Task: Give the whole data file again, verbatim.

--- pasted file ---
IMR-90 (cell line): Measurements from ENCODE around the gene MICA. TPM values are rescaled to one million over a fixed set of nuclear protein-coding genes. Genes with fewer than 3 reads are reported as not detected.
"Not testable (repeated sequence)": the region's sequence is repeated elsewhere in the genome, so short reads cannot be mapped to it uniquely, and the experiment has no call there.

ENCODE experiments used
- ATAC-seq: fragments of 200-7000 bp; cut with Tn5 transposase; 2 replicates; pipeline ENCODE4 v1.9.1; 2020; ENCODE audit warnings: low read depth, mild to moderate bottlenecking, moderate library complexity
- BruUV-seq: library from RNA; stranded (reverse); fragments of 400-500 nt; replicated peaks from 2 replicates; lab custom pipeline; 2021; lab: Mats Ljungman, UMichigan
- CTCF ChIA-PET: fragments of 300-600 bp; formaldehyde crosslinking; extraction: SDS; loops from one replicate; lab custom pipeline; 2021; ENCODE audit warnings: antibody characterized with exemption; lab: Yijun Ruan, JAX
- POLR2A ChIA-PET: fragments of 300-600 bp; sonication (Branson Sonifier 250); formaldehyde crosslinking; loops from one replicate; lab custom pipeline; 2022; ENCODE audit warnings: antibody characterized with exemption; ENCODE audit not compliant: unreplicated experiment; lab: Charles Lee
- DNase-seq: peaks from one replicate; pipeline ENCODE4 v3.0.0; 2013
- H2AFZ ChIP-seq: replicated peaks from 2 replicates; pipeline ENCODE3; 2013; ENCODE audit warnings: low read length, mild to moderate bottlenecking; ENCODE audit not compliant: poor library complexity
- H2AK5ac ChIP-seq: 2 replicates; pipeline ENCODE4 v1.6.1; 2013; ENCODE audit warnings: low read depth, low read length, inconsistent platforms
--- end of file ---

IMR-90 (cell line): Measurements from ENCODE around the gene MICA. TPM values are rescaled to one million over a fixed set of nuclear protein-coding genes. Genes with fewer than 3 reads are reported as not detected.
"Not testable (repeated sequence)": the region's sequence is repeated elsewhere in the genome, so short reads cannot be mapped to it uniquely, and the experiment has no call there.

ENCODE experiments used
- ATAC-seq: fragments of 200-7000 bp; cut with Tn5 transposase; 2 replicates; pipeline ENCODE4 v1.9.1; 2020; ENCODE audit warnings: low read depth, mild to moderate bottlenecking, moderate library complexity
- BruUV-seq: library from RNA; stranded (reverse); fragments of 400-500 nt; replicated peaks from 2 replicates; lab custom pipeline; 2021; lab: Mats Ljungman, UMichigan
- CTCF ChIA-PET: fragments of 300-600 bp; formaldehyde crosslinking; extraction: SDS; loops from one replicate; lab custom pipeline; 2021; ENCODE audit warnings: antibody characterized with exemption; lab: Yijun Ruan, JAX
- POLR2A ChIA-PET: fragments of 300-600 bp; sonication (Branson Sonifier 250); formaldehyde crosslinking; loops from one replicate; lab custom pipeline; 2022; ENCODE audit warnings: antibody characterized with exemption; ENCODE audit not compliant: unreplicated experiment; lab: Charles Lee
- DNase-seq: peaks from one replicate; pipeline ENCODE4 v3.0.0; 2013
- H2AFZ ChIP-seq: replicated peaks from 2 replicates; pipeline ENCODE3; 2013; ENCODE audit warnings: low read length, mild to moderate bottlenecking; ENCODE audit not compliant: poor library complexity
- H2AK5ac ChIP-seq: 2 replicates; pipeline ENCODE4 v1.6.1; 2013; ENCODE audit warnings: low read depth, low read length, inconsistent platforms